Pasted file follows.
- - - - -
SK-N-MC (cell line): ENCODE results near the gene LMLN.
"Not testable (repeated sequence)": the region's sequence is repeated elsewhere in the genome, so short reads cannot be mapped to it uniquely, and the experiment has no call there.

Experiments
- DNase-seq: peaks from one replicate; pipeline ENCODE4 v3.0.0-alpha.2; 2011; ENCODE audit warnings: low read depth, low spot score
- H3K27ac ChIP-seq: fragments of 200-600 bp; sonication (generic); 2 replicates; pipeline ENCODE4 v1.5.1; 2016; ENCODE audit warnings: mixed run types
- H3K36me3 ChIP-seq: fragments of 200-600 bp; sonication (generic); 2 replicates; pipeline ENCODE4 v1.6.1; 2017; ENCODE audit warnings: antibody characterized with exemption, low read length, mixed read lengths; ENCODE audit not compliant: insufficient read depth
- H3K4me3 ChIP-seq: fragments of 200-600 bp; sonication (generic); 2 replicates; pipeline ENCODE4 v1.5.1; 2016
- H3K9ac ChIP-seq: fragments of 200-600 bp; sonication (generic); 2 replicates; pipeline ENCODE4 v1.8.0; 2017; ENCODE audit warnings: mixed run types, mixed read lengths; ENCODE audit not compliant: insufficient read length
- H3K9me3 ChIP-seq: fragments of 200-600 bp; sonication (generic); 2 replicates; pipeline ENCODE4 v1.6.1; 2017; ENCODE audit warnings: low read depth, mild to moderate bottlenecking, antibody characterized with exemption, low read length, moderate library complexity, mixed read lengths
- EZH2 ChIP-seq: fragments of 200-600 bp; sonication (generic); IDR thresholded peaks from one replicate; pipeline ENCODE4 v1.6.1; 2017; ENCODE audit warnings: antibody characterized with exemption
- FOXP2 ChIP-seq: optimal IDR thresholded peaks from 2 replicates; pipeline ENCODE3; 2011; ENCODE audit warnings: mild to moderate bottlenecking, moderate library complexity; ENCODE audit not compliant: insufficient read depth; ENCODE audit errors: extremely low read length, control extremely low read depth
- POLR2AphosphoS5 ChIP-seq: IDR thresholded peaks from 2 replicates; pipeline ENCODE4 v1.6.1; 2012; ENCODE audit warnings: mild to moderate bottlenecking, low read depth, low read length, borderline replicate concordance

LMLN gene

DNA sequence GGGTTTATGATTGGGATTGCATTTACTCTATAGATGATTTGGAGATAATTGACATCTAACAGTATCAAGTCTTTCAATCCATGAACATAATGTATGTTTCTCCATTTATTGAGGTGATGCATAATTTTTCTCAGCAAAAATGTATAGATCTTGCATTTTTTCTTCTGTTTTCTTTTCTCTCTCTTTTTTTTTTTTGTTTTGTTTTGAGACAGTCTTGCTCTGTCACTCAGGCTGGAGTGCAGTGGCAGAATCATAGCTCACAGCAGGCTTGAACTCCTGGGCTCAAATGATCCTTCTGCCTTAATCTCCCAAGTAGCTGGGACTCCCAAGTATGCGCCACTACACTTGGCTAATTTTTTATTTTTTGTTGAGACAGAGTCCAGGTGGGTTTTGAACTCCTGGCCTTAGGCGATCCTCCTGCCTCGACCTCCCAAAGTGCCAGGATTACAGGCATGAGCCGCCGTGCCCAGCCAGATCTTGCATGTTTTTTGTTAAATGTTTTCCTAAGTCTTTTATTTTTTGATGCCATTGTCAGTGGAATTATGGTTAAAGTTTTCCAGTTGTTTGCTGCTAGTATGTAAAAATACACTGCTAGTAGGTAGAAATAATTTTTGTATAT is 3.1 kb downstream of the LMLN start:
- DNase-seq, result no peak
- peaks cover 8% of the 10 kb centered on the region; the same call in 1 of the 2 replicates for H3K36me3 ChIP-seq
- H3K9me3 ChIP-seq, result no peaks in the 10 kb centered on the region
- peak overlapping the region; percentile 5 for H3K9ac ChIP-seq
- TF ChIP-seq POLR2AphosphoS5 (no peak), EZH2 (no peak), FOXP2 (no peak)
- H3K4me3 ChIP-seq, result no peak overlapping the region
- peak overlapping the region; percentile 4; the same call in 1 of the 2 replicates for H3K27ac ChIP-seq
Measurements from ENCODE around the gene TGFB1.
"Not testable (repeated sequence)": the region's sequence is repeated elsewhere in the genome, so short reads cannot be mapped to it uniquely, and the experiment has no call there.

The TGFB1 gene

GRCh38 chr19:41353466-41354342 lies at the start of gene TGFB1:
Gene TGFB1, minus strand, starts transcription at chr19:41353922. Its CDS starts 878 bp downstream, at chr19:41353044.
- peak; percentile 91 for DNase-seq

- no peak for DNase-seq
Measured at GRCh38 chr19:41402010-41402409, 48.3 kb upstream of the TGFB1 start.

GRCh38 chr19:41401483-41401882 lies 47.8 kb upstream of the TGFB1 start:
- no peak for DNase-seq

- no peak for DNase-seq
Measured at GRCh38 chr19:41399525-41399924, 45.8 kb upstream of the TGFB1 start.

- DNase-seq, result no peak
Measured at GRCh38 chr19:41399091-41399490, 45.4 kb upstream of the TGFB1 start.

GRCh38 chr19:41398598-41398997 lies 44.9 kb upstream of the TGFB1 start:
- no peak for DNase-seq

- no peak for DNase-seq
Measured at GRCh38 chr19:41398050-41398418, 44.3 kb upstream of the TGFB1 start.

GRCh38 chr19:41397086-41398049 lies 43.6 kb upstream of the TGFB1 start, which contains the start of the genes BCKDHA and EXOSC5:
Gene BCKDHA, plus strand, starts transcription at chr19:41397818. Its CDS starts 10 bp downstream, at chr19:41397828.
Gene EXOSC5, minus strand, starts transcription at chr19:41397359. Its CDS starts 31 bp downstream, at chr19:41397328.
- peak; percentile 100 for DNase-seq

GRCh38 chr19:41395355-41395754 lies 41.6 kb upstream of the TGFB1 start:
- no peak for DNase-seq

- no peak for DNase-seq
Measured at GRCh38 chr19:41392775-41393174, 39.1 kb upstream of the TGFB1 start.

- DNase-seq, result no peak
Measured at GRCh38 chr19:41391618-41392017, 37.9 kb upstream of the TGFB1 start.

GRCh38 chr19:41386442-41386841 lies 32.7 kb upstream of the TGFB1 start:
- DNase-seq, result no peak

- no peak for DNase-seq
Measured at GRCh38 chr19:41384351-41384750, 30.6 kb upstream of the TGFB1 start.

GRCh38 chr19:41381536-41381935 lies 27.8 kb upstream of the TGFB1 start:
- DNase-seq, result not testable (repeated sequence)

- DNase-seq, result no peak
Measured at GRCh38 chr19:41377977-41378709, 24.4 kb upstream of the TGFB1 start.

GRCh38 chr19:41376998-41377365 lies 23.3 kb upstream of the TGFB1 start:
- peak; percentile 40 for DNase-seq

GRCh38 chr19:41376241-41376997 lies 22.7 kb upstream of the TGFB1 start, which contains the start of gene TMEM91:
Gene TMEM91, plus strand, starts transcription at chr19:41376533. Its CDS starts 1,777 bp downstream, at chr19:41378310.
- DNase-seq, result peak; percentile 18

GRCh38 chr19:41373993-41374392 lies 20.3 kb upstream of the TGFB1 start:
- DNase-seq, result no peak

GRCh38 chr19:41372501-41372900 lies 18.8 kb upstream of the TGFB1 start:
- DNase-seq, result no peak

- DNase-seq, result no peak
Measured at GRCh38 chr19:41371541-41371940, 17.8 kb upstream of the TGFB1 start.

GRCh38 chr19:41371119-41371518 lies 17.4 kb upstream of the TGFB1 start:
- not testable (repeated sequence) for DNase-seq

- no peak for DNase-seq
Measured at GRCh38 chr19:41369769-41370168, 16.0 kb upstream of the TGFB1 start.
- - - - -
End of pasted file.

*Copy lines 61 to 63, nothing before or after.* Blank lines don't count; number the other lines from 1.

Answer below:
Gene TMEM91, plus strand, starts transcription at chr19:41376533. Its CDS starts 1,777 bp downstream, at chr19:41378310.
- DNase-seq, result peak; percentile 18

GRCh38 chr19:41373993-41374392 lies 20.3 kb upstream of the TGFB1 start: